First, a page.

As an adult, I know the potential for catastrophic problems is huge.

On top of all that, precisely because my son is so dependable and has such good judgment, I know he’s going to feel a sense of responsibility if something dangerous or problematic does unfold.

Of course, he’s hoping I change my mind.

The dilemma is that as much as I wish I could…as much as I don’t want him to “miss out” on what he believes is essential to feeling graduated…I have to adhere to my values.

But it’s not easy.

I’m a little surprised to find myself here. After all, I’m a parenting coach, an educational therapist and someone who has tons of parenting confidence. I’m not someone particularly susceptible to parental peer pressure. Yet still, I feel conflicted.

With all my heart I want him to go and be with his friends and celebrate his achievement. But given the conditions, I can’t keep him safe. And that’s still part of my job as his parent.

If I didn’t have to be out of the country that weekend, I actually would find a way to make it tolerable for me so that he could go. Namely, I would drive there and stay at a B&B so I would be nearby if problems arose.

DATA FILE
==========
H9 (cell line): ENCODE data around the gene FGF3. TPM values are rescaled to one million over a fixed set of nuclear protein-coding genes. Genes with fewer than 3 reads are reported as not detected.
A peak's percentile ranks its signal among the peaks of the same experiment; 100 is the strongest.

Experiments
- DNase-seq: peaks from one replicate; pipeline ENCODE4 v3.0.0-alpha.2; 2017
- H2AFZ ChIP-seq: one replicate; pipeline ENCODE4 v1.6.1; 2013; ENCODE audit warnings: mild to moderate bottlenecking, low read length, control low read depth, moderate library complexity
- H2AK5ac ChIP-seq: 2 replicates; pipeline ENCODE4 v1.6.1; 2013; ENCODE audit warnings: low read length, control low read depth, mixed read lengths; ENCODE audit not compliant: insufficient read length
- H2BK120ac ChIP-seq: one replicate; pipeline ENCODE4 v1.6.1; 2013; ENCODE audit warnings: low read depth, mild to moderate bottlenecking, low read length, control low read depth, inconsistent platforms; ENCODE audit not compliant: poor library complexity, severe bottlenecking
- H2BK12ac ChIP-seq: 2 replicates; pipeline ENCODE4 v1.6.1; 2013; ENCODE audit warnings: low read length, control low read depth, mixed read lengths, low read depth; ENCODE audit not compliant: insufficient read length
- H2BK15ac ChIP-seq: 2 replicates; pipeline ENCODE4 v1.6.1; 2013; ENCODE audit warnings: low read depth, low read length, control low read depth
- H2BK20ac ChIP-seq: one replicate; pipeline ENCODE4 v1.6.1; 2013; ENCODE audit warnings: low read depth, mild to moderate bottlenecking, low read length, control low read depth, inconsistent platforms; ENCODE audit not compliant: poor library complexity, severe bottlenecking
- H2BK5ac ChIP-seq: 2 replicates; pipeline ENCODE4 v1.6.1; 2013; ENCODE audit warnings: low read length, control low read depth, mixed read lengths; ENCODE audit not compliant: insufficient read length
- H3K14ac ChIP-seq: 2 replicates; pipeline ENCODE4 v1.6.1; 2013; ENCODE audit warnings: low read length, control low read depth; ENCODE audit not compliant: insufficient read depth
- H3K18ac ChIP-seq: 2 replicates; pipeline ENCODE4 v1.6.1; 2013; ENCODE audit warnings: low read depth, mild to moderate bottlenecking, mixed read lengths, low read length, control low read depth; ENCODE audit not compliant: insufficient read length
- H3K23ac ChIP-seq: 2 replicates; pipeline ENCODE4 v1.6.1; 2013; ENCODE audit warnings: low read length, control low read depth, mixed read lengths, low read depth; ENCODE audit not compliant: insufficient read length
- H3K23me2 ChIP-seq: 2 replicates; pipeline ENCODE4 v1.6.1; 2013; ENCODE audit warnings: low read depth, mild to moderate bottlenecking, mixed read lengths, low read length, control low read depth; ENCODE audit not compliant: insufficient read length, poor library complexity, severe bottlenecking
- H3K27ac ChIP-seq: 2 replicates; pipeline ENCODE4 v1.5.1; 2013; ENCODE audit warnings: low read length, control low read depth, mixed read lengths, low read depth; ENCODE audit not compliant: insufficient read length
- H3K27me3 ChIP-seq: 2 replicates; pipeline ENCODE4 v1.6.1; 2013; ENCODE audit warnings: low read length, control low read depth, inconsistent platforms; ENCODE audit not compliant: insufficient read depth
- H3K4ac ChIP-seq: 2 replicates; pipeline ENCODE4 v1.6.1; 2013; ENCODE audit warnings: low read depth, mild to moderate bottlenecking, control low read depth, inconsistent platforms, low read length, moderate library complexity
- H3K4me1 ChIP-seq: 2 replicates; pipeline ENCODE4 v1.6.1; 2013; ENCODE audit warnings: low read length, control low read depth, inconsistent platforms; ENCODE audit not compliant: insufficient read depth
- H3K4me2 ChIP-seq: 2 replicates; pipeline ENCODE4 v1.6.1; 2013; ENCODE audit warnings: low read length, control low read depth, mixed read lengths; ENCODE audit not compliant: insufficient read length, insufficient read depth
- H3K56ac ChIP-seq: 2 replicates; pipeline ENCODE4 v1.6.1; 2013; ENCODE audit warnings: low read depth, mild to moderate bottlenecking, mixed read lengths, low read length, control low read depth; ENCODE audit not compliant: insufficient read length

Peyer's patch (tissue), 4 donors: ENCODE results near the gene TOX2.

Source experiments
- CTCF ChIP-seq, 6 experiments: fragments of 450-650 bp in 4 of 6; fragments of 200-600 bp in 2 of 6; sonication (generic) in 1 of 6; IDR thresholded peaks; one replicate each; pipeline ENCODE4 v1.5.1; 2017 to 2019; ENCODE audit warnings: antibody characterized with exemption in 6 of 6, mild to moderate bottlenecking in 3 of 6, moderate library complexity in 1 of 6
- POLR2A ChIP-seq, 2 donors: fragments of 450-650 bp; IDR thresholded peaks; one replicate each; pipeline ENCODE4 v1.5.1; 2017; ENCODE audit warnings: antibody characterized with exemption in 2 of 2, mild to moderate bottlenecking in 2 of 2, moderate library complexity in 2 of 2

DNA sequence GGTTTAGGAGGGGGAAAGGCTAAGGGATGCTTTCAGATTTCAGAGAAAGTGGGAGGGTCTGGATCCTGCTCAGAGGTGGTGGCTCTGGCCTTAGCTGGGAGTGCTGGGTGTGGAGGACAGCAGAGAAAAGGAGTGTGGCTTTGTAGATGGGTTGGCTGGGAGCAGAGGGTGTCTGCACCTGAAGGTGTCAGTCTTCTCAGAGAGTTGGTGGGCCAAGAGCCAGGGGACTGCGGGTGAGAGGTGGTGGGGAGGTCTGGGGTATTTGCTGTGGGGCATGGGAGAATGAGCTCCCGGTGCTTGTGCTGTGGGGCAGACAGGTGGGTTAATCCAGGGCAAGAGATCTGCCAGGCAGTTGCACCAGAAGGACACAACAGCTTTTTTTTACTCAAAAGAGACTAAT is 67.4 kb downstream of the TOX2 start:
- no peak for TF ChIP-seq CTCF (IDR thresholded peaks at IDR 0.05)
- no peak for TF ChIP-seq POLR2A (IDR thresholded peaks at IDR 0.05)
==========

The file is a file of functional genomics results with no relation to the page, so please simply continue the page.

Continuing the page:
But that’s not the case, so my answer must remain No.

Much to my surprise, a lot of parents are okay with parties like this beachfront fest. They will take turns chaperoning at similar fetes throughout the party season, and presumably watch underage kids consume alcohol.*

Call me old-fashioned, but is a party where drinking is central truly the only way to celebrate one’s high school graduation?

I’m afraid I don’t understand why our society has entwined celebration with alcohol so deeply that most people don’t believe you can do one without the other – even teenagers.

To prove just how binary the association is, my son turned down an offer from his stepmom to host a supervised-but-alcohol-free graduation party at her lake home – complete with swimming pool, tennis court and meals all weekend. “My friends wouldn’t come,” he said simply. Booze is that vital to their idea of fun.

As Dr. Savage so eloquently points out in #17:

·      If there were no alcohol at ANY graduation parties…kids would be just as likely to laugh, dance, make-out, stay up all night, party and have a good time.

I agree.

So here’s my plea as June graduation season rolls around. Let’s all, as parents, “Just say No” to alcohol at graduation parties this year.

And let the fun begin.

 

* Unaware of the risk of serving alcohol to minors? These legal tips for parents hosting graduation parties are most assuredly worth a read